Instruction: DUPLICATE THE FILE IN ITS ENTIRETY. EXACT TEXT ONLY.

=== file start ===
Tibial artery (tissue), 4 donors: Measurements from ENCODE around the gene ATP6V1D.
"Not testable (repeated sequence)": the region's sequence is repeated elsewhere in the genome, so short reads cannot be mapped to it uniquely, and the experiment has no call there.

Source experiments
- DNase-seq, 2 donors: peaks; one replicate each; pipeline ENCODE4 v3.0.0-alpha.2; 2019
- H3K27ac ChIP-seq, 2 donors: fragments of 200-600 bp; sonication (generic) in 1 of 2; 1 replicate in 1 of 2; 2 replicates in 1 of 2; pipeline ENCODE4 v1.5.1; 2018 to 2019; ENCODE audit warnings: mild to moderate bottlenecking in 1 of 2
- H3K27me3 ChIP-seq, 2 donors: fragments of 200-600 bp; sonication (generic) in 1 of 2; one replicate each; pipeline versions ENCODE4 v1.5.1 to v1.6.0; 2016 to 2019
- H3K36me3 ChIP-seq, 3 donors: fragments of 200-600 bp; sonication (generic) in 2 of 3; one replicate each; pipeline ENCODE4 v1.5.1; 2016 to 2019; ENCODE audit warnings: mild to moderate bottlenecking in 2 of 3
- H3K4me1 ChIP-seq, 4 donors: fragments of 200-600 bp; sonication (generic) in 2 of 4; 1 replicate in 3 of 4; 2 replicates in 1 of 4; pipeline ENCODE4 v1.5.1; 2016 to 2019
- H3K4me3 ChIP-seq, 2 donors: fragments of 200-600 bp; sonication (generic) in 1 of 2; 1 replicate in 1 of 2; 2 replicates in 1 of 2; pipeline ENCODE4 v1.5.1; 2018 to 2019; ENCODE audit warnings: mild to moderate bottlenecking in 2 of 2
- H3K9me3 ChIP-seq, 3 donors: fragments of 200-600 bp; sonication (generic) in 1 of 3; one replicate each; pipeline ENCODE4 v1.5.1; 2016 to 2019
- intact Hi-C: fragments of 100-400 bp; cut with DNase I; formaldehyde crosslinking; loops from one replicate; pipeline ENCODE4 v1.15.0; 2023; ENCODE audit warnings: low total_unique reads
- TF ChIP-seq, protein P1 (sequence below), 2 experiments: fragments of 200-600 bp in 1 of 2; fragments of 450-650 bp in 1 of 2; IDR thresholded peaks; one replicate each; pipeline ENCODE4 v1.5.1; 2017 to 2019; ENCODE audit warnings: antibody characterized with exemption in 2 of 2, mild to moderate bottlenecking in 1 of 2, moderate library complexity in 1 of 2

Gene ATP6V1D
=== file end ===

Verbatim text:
Tibial artery (tissue), 4 donors: Measurements from ENCODE around the gene ATP6V1D.
"Not testable (repeated sequence)": the region's sequence is repeated elsewhere in the genome, so short reads cannot be mapped to it uniquely, and the experiment has no call there.

Source experiments
- DNase-seq, 2 donors: peaks; one replicate each; pipeline ENCODE4 v3.0.0-alpha.2; 2019
- H3K27ac ChIP-seq, 2 donors: fragments of 200-600 bp; sonication (generic) in 1 of 2; 1 replicate in 1 of 2; 2 replicates in 1 of 2; pipeline ENCODE4 v1.5.1; 2018 to 2019; ENCODE audit warnings: mild to moderate bottlenecking in 1 of 2
- H3K27me3 ChIP-seq, 2 donors: fragments of 200-600 bp; sonication (generic) in 1 of 2; one replicate each; pipeline versions ENCODE4 v1.5.1 to v1.6.0; 2016 to 2019
- H3K36me3 ChIP-seq, 3 donors: fragments of 200-600 bp; sonication (generic) in 2 of 3; one replicate each; pipeline ENCODE4 v1.5.1; 2016 to 2019; ENCODE audit warnings: mild to moderate bottlenecking in 2 of 3
- H3K4me1 ChIP-seq, 4 donors: fragments of 200-600 bp; sonication (generic) in 2 of 4; 1 replicate in 3 of 4; 2 replicates in 1 of 4; pipeline ENCODE4 v1.5.1; 2016 to 2019
- H3K4me3 ChIP-seq, 2 donors: fragments of 200-600 bp; sonication (generic) in 1 of 2; 1 replicate in 1 of 2; 2 replicates in 1 of 2; pipeline ENCODE4 v1.5.1; 2018 to 2019; ENCODE audit warnings: mild to moderate bottlenecking in 2 of 2
- H3K9me3 ChIP-seq, 3 donors: fragments of 200-600 bp; sonication (generic) in 1 of 3; one replicate each; pipeline ENCODE4 v1.5.1; 2016 to 2019
- intact Hi-C: fragments of 100-400 bp; cut with DNase I; formaldehyde crosslinking; loops from one replicate; pipeline ENCODE4 v1.15.0; 2023; ENCODE audit warnings: low total_unique reads
- TF ChIP-seq, protein P1 (sequence below), 2 experiments: fragments of 200-600 bp in 1 of 2; fragments of 450-650 bp in 1 of 2; IDR thresholded peaks; one replicate each; pipeline ENCODE4 v1.5.1; 2017 to 2019; ENCODE audit warnings: antibody characterized with exemption in 2 of 2, mild to moderate bottlenecking in 1 of 2, moderate library complexity in 1 of 2

Gene ATP6V1D